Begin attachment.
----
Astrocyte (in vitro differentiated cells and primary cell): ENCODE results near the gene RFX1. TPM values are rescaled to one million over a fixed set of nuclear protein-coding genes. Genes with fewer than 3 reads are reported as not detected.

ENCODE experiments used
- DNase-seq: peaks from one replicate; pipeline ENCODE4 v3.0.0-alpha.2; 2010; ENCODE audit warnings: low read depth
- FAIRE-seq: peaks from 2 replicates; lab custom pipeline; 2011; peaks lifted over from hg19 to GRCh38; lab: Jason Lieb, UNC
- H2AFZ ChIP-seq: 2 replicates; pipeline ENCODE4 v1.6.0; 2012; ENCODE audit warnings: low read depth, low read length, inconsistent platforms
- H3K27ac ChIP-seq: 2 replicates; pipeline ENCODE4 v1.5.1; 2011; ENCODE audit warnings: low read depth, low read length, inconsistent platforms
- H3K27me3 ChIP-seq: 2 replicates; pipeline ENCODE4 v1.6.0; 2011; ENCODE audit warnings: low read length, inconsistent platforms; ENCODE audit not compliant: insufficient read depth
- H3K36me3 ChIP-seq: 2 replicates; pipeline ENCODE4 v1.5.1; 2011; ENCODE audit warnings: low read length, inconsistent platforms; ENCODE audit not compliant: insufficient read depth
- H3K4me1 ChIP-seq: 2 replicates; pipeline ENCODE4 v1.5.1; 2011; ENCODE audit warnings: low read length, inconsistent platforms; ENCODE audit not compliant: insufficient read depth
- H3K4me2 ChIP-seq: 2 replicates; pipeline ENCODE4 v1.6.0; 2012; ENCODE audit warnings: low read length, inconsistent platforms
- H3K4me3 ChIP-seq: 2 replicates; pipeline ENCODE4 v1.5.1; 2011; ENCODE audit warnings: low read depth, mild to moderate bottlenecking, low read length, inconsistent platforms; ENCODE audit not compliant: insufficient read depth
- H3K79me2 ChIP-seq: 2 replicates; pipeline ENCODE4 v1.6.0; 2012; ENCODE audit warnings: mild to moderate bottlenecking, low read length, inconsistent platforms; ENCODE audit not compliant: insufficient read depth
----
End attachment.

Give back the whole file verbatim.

Astrocyte (in vitro differentiated cells and primary cell): ENCODE results near the gene RFX1. TPM values are rescaled to one million over a fixed set of nuclear protein-coding genes. Genes with fewer than 3 reads are reported as not detected.

ENCODE experiments used
- DNase-seq: peaks from one replicate; pipeline ENCODE4 v3.0.0-alpha.2; 2010; ENCODE audit warnings: low read depth
- FAIRE-seq: peaks from 2 replicates; lab custom pipeline; 2011; peaks lifted over from hg19 to GRCh38; lab: Jason Lieb, UNC
- H2AFZ ChIP-seq: 2 replicates; pipeline ENCODE4 v1.6.0; 2012; ENCODE audit warnings: low read depth, low read length, inconsistent platforms
- H3K27ac ChIP-seq: 2 replicates; pipeline ENCODE4 v1.5.1; 2011; ENCODE audit warnings: low read depth, low read length, inconsistent platforms
- H3K27me3 ChIP-seq: 2 replicates; pipeline ENCODE4 v1.6.0; 2011; ENCODE audit warnings: low read length, inconsistent platforms; ENCODE audit not compliant: insufficient read depth
- H3K36me3 ChIP-seq: 2 replicates; pipeline ENCODE4 v1.5.1; 2011; ENCODE audit warnings: low read length, inconsistent platforms; ENCODE audit not compliant: insufficient read depth
- H3K4me1 ChIP-seq: 2 replicates; pipeline ENCODE4 v1.5.1; 2011; ENCODE audit warnings: low read length, inconsistent platforms; ENCODE audit not compliant: insufficient read depth
- H3K4me2 ChIP-seq: 2 replicates; pipeline ENCODE4 v1.6.0; 2012; ENCODE audit warnings: low read length, inconsistent platforms
- H3K4me3 ChIP-seq: 2 replicates; pipeline ENCODE4 v1.5.1; 2011; ENCODE audit warnings: low read depth, mild to moderate bottlenecking, low read length, inconsistent platforms; ENCODE audit not compliant: insufficient read depth
- H3K79me2 ChIP-seq: 2 replicates; pipeline ENCODE4 v1.6.0; 2012; ENCODE audit warnings: mild to moderate bottlenecking, low read length, inconsistent platforms; ENCODE audit not compliant: insufficient read depth